Some specific checks for FAT32 are done: - the root cluster number must be between 2 and the maximum cluster number, - some obsolete values (number of directory entries, 16-bit partition size) must be set to 0, - FAT32 version (unused) must be 0.0

To detect an NTFS partition, TestDisk searches for an 0xAA55 end mark and the signature NTFS - it also checks that some FAT specific values are all set to zero (0): the number of reserved sectors, number of FATs, number of directory entries, 16-bit size of file system, 32-bit size of file system, sectors per FAT. The number of Sectors per Cluster must be greater than zero.

For FAT and NTFS file system, the size of the partition will be read in the boot sector itself.

TestDisk 6.5-WIP, Data Recovery Utility, October 2006
Christophe GRENIER <grenier@cgsecurity.org>
http://www.cgsecurity.org

Disk /dev/sda - 120 GB / 111 GiB - CHS 14593 255 63
Analyse cylinder   1011/14592: 00%


  FAT32                    0   1  1  1010 254 63   16241652 [NO NAME]













  Stop

Once the analysis is complete, TestDisk generates a report of found partitions.

TestDisk 6.5-WIP, Data Recovery Utility, November 2006
Christophe GRENIER <grenier@cgsecurity.org>
http://www.cgsecurity.org

Disk /dev/sda - 120 GB / 111 GiB - CHS 14593 255 63
     Partition               Start        End    Size in sectors
* FAT32                    0   1  1  1010 254 63   16241652 [NO NAME]
P Linux                 1011   0  1  1023 254 63     208845 [/boot]
D Linux                 1024   1  1  3573 254 63   40965687
D Linux RAID            1024   1  1  3573 254 63   40965687 [md0]
D Linux                 3574   1  1  4210 254 63   10233342
D Linux RAID            3574   1  1  4210 254 63   10233342 [md1]
L Linux                 4211   1  1 14592 254 63  166786767






Structure: Ok.  Use Up/Down Arrow keys to select partition.
Use LEFT/RIGHT Arrow keys to CHANGE partition characteristics:
*=Primary bootable  P=Primary  L=Logical  E=Extended  D=Deleted
Keys A: add partition, L: load backup, T: change type, P: list files,
     ENTER: to continue
FAT32, 8315 MB / 7930 MiB

You can list files of NTFS, FAT, ext2/ext3 and ReiserFS partition by pressing P.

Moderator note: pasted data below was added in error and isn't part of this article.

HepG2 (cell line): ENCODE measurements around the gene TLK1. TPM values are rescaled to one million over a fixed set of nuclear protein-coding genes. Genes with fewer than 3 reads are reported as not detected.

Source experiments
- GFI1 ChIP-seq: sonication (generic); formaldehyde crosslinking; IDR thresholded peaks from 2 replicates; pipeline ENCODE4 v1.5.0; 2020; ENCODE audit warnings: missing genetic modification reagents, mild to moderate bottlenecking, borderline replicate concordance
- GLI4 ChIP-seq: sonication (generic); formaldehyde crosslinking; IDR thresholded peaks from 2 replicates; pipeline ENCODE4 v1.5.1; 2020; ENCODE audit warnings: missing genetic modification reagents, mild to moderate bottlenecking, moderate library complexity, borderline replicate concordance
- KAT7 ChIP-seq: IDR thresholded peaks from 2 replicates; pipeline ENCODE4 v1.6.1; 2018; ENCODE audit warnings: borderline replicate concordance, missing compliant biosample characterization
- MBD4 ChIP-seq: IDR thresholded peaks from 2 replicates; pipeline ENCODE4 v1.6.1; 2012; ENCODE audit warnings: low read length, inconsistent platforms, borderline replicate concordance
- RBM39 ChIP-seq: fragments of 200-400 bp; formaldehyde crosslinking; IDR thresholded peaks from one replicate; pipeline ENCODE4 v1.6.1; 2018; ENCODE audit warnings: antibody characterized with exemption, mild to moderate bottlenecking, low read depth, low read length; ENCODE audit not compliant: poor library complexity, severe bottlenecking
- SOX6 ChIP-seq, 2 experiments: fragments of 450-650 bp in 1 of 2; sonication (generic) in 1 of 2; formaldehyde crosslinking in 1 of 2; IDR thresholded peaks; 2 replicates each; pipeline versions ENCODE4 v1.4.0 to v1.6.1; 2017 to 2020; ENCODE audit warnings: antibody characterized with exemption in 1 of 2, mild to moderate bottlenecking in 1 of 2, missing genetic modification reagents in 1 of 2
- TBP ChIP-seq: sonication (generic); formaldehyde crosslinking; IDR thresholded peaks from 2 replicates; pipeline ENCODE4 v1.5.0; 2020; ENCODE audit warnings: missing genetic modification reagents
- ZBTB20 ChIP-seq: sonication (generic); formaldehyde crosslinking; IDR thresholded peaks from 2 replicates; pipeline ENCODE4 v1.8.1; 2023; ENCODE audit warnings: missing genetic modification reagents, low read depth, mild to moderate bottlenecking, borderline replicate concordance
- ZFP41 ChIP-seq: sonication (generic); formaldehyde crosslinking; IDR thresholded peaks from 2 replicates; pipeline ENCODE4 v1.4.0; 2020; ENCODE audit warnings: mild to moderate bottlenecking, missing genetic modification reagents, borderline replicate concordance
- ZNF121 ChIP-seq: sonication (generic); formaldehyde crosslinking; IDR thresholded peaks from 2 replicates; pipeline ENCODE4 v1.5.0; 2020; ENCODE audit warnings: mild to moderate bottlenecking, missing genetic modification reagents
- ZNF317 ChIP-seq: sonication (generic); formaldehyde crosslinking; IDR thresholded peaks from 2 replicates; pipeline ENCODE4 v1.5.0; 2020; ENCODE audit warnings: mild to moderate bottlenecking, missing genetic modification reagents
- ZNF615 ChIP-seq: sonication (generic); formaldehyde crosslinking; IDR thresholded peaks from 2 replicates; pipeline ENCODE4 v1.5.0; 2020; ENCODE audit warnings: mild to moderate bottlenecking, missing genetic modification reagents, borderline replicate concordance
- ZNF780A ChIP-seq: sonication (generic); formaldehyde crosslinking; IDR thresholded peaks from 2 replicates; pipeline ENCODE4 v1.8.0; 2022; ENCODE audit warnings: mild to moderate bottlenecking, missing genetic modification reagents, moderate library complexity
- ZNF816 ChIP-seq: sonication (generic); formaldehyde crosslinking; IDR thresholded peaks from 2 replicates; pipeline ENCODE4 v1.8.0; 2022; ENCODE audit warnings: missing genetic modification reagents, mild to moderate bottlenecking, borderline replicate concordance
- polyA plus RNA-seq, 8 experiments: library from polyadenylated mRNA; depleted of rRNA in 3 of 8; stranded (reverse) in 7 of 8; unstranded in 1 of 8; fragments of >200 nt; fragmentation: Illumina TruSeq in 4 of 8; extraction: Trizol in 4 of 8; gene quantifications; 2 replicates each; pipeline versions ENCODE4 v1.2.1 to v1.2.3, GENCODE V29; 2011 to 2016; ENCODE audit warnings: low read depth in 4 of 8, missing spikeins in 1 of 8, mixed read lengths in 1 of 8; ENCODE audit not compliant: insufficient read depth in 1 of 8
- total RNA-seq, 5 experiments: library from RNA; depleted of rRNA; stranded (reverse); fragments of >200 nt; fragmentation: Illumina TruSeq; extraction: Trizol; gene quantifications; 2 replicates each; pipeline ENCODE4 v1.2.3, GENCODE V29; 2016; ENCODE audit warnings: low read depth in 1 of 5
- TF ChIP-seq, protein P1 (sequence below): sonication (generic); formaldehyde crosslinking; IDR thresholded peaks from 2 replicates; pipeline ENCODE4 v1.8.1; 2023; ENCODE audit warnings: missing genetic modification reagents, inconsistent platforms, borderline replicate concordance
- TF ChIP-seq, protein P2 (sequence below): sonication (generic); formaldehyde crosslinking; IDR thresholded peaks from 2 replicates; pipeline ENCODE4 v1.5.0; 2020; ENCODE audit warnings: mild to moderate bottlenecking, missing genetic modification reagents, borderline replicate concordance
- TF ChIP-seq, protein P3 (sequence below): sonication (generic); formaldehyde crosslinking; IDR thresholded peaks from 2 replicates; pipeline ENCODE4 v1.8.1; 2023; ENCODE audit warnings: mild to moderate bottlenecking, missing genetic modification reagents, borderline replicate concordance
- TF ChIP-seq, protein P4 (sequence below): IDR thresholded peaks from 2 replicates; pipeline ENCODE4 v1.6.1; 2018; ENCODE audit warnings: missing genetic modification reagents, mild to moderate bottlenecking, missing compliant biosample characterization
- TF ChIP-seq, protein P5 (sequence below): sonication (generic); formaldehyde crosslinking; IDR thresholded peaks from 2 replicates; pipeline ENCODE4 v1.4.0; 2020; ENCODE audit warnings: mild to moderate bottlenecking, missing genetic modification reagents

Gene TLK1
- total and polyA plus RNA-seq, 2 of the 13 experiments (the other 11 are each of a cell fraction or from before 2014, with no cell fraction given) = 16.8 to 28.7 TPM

Notes:

  • FAT directory listing is limited to 10 clusters, some files may not appears but it doesn't affect recovery.
  • For NTFS, it's possible to copy files by pressing *c*.
TestDisk 6.5-WIP, Data Recovery Utility, October 2006
Christophe GRENIER <grenier@cgsecurity.org>
http://www.cgsecurity.org

   * FAT32                    0   1  1  1010 254 63   16241652 [NO NAME]
Use right arrow to change directory, q to quit
Directory /

-rwxr-xr-x     0     0   805306368 20-Jul-2005 10:35 PAGEFILE.SYS
drwxr-xr-x     0     0         0 14-Feb-2005 22:41 WINDOWS
-r-xr-xr-x     0     0      4952 28-Aug-2001 15:00 Bootfont.bin
-r-xr-xr-x     0     0    251712  3-Aug-2004 22:59 NTLDR
-r-xr-xr-x     0     0     47564  3-Aug-2004 22:38 NTDETECT.COM
-rwxr-xr-x     0     0       212 14-Feb-2005 22:51 BOOT.INI
drwxr-xr-x     0     0         0 14-Feb-2005 22:47 Documents and Settings
dr-xr-xr-x     0     0         0 14-Feb-2005 22:55 Program Files
-rwxr-xr-x     0     0         0 14-Feb-2005 22:56 CONFIG.SYS
-rwxr-xr-x     0     0         0 14-Feb-2005 22:56 AUTOEXEC.BAT
-r-xr-xr-x     0     0         0 14-Feb-2005 22:56 IO.SYS
-r-xr-xr-x     0     0         0 14-Feb-2005 22:56 MSDOS.SYS
drwxr-xr-x     0     0         0 14-Feb-2005 23:02 System Volume Information
-rwxr-xr-x     0     0   536399872 20-Jul-2005 10:36 HIBERFIL.SYS





Using the list of found partitions, you can edit the partition table.

There are three kinds of edits:

  1. You can change the partition type with *T*
  2. You can add a new partition with *A*.
  3. You can change the status of the selected partition using the left/right arrow key. The available statuses are Primary, * bootable, Logical, Deleted.

As you make edits, watch the status of the partition table's structure. It will be either Ok or Bad.

Structure: Ok should appear if everything is ok, i.e., no primary partition between two extended partitions, one or no bootable partitions, no partitions using the same disk space.

When you are satisfied with the edited partition table, press Enter. If you've made any edits, TestDisk gives you a choice of writing that data to the drive's partition table, or of running a more detailed analysis.

Quit
Quits (exits) from the TestDisk program without making any changes (unless you pressed the ENTER key while Write was highlighted).
Search!
The quick first scan may have miss some partitions. Search! will also search for FAT32 backup boot sector, NTFS backup boot superblock, ext2/ext3 backup superblock to detect more partitions, it will scan each cylinder.
Write
Writes the changes that have been made in TestDisk's memory buffer to the hard drive. If you are unsure of the changes (often to the MBR's partition table), then don't use this function!
Extd Part
If there is logical partition, this flag lets you decide if the extended partition will used all available disk space or only the required (minimal) space.
TestDisk 6.5-WIP, Data Recovery Utility, October 2006
Christophe GRENIER <grenier@cgsecurity.org>
http://www.cgsecurity.org

Disk /dev/sda - 120 GB / 111 GiB - CHS 14593 255 63

     Partition                  Start        End    Size in sectors
 1 * FAT32                    0   1  1  1010 254 63   16241652 [NO NAME]
 2 P Linux                 1011   0  1  1023 254 63     208845 [/boot]
 3 E extended LBA          1024   0  1 14592 254 63  217985985
 5 L Linux RAID            1024   1  1  3573 254 63   40965687 [md0]
 6 L Linux RAID            3574   1  1  4210 254 63   10233342 [md1]
 7 L Linux                 4211   1  1 14592 254 63  166786767









[  Quit  ]  [Search! ]  [ Write  ]

                       Return to main menu

Here TestDisk asks you to confirm the Write operation so that you have the last choice over what TestDisk will actually do.

TestDisk 6.5-WIP, Data Recovery Utility, October 2006
Christophe GRENIER <grenier@cgsecurity.org>
http://www.cgsecurity.org

Write partition table, confirm? (Y/N)

Back to Running the TestDisk Program